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Testing the importance of the caudal retrosplenial cortex for spatial memory in rats

Vann, Seralynne Denise, Wilton, L. A. K., Muir, Janice L. and Aggleton, John Patrick 2003. Testing the importance of the caudal retrosplenial cortex for spatial memory in rats. Behavioural Brain Research 140 (1-2) , pp. 107-118. 10.1016/S0166-4328(02)00274-7

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Although there is evidence to suggest that the retrosplenial cortex is involved in spatial learning and memory, many lesion studies have left the more caudal part of this region intact so leaving its role untested. In the first experiment, rats with neurotoxic lesions of the caudal half of the retrosplenial cortex (RspC1) were tested on a reference memory task in the water-maze. The RspC1 animals were impaired on initial acquisition although they performed normally on a subsequent probe test. The second experiment looked at working memory in the radial-arm maze and water-maze. Animals with caudal retrosplenial lesions (RspC2) were unimpaired on the acquisition stage of the radial-arm maze task but were impaired when the task involved maze rotation to control for the possible use of intramaze cues. The RspC2 animals also took longer to learn the platform position on a delayed matching-to-place task in the water-maze. These results show a subtle impairment in spatial memory performance that is not as severe as that seen when more complete lesions of the retrosplenial cortex are made.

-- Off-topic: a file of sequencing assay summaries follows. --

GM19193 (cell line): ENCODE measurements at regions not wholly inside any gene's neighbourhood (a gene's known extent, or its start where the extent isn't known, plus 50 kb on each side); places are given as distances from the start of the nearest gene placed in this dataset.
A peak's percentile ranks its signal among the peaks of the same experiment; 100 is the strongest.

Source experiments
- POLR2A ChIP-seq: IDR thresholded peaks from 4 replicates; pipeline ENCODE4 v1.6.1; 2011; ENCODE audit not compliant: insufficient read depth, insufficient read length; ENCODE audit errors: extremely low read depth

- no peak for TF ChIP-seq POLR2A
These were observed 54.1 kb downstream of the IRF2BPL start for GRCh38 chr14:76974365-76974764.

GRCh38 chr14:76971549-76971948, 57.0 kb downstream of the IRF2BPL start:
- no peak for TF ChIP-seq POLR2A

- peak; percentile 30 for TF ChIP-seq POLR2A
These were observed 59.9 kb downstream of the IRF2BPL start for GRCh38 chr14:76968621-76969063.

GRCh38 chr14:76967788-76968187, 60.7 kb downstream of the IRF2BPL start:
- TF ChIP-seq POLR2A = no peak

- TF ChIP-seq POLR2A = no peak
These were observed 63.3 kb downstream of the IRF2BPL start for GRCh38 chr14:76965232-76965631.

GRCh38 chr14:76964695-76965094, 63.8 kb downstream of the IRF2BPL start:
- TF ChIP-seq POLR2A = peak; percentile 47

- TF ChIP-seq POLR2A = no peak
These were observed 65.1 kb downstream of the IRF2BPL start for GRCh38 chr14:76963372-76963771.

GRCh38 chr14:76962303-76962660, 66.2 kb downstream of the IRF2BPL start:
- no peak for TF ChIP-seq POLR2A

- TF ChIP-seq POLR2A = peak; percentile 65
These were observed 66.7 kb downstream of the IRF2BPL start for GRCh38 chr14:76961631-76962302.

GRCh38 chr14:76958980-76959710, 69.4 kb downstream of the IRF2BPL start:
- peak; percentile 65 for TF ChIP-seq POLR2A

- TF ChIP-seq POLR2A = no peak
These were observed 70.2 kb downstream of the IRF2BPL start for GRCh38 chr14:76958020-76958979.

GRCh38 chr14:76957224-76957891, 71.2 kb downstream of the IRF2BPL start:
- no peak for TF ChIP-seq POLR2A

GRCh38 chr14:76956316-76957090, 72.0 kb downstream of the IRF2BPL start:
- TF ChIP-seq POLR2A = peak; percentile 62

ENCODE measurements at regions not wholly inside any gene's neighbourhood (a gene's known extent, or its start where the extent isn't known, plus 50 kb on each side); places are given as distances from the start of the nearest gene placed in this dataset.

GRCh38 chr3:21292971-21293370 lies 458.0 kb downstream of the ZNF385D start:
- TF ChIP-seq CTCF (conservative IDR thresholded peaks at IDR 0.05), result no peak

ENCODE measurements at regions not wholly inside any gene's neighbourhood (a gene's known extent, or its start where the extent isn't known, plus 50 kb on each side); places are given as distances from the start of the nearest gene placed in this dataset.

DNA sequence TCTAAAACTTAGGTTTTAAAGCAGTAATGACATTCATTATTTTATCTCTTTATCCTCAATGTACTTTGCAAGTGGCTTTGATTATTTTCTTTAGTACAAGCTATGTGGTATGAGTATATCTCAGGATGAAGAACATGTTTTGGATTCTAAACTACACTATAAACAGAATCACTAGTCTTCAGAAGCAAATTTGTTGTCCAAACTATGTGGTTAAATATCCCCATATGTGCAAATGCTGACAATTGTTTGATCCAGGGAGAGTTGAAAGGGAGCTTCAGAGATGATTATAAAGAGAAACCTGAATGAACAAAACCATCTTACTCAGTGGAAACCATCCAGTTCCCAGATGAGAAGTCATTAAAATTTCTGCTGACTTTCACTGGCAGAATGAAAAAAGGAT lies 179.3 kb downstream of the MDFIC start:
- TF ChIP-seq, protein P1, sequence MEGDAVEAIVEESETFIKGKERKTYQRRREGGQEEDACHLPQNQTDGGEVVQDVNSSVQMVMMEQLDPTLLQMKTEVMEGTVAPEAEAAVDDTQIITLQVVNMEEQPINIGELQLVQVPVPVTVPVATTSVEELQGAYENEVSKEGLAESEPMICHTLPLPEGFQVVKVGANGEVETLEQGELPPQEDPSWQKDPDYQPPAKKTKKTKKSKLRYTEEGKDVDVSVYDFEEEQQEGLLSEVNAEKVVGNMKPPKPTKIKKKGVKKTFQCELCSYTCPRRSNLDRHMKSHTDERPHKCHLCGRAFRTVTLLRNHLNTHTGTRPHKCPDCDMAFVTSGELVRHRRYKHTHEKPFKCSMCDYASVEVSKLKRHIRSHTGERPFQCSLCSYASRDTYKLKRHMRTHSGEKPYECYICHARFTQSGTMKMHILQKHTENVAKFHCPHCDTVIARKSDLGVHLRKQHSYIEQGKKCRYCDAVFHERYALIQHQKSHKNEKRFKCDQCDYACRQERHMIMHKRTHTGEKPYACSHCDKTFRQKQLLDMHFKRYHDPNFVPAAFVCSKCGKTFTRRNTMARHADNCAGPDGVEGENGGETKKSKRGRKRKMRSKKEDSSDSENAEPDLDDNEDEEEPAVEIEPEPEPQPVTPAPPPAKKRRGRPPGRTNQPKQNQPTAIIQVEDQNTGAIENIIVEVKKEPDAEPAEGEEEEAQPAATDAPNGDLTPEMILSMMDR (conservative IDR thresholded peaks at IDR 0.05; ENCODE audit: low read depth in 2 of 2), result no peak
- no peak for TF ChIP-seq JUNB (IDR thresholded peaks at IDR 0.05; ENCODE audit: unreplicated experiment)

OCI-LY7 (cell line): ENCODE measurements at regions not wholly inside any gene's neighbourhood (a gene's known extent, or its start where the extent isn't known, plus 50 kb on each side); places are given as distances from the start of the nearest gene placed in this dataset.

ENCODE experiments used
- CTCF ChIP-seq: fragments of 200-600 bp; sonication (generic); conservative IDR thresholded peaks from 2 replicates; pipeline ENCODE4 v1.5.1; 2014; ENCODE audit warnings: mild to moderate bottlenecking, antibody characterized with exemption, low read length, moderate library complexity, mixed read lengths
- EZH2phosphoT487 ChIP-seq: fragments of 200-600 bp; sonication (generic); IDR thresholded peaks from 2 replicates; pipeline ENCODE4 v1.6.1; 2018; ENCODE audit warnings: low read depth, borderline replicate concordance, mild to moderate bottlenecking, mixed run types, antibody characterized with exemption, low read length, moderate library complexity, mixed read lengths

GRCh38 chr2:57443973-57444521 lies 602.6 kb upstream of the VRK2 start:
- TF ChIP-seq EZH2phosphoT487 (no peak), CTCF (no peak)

Item Type: Article
Date Type: Publication
Status: Published
Schools: Psychology
Neuroscience and Mental Health Research Institute (NMHRI)
Subjects: B Philosophy. Psychology. Religion > BF Psychology
R Medicine > RC Internal medicine > RC0321 Neuroscience. Biological psychiatry. Neuropsychiatry
Uncontrolled Keywords: Cingulate cortex; Cingulum; Retrosplenial cortex; Hippocampus; Spatial memory; Water-maze
Publisher: Elsevier
ISSN: 0166-4328
Last Modified: 04 Jun 2017 04:08

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